Data are presented demonstrating in sublethally x-irradiated (670 rad) mice the differential radiosensitivity of the first and second-set responses to allogenic (H-2 difference) and xenogenic (rat) skin grafts. The second-set response is more radioresistant than is the first-set response; the second-set response to a xenogenic skin graft is more radioresistant than is that to an allogenic graft; the converse is true with regard to the first set response.
The “homograft sensitivity” induced with xenogenic or allogenic dissociated skin or spleen cells (with the methods used) appears to be “inferior” to or unlike that induced with skin grafts. Sensitization with xenogenic dissociated cells resulted in a more vigorous response (i.e., shorter rejection time) to subsequent appropriate grafts in both nonirradiated and sublethally irradiated mice than did sensitization with comparable allogenic tissues.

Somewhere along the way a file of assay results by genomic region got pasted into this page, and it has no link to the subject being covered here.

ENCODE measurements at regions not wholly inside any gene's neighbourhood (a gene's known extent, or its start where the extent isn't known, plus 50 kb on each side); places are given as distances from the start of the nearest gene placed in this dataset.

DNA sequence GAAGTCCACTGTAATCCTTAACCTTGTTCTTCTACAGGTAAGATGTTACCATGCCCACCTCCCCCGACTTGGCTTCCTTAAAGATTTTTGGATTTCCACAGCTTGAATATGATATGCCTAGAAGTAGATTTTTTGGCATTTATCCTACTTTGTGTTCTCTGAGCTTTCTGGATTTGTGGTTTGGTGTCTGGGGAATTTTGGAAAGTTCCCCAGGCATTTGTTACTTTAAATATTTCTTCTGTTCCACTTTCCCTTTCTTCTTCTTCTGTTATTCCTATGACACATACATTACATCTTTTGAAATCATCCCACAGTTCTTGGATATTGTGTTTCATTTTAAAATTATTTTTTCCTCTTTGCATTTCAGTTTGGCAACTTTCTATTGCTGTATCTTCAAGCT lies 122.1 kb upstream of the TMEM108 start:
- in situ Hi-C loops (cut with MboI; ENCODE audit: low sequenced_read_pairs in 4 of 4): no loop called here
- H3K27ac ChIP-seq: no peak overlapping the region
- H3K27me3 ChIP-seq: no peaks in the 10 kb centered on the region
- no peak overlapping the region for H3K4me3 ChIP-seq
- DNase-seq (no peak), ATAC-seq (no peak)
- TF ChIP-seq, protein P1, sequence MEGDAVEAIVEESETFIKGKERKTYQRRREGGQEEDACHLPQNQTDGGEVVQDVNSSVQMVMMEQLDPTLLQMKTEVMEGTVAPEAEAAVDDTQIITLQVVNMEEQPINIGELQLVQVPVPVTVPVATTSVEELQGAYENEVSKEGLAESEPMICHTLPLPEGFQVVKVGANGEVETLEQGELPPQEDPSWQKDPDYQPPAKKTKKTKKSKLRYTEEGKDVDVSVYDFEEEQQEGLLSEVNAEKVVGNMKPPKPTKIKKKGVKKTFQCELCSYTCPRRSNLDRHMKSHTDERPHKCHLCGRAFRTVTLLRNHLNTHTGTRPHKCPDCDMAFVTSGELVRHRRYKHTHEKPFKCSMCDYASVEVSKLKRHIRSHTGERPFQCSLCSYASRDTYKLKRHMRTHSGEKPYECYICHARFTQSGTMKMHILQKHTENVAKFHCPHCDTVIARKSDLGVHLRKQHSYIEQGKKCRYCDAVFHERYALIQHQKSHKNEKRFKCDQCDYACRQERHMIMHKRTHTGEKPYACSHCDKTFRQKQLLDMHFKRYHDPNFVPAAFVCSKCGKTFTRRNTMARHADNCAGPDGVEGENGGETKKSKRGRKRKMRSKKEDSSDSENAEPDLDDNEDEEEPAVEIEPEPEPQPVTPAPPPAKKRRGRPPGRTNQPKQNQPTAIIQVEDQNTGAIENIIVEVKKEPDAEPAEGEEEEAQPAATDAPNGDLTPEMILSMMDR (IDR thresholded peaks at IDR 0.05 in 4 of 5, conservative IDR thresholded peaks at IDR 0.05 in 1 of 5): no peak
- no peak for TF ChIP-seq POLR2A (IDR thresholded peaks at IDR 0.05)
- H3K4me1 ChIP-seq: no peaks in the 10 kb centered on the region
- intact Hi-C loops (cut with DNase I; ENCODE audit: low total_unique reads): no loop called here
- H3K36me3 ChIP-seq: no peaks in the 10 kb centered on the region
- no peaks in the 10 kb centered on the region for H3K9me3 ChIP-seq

Allogenic skin grafts survived significantly longer on sublethally irradiated mice, presensitized with allogenic dissociated spleen cells than they did on the appropriate controls. By contrast, presensitization with allogenic dissociated skin cells had essentially no effect on allogenic graft survival in sublethally irradiated mice.
Nonirradiated and sublethally irradiated (670 rad) mice previously sensitized with rat skin grafts rejected subsequent first-set allogenic grafts significantly sooner than did their appropriate controls. This effect was not seen when the mice had been previously sensitized with dissociated rat skin or spleen cells.
Neither the initial method of sensitization nor sublethal irradiation influenced the sensitization induced by subsequent skin grafts.
Certain observations made during the accelerated rejection of allogenic and particularly of xenogenic skin grafts suggested either the presence of a nonspecific agent capable of disrupting the capillary bed at the graft sites or the deficiency of a factor essential to the maintenance of capillary wall integrity.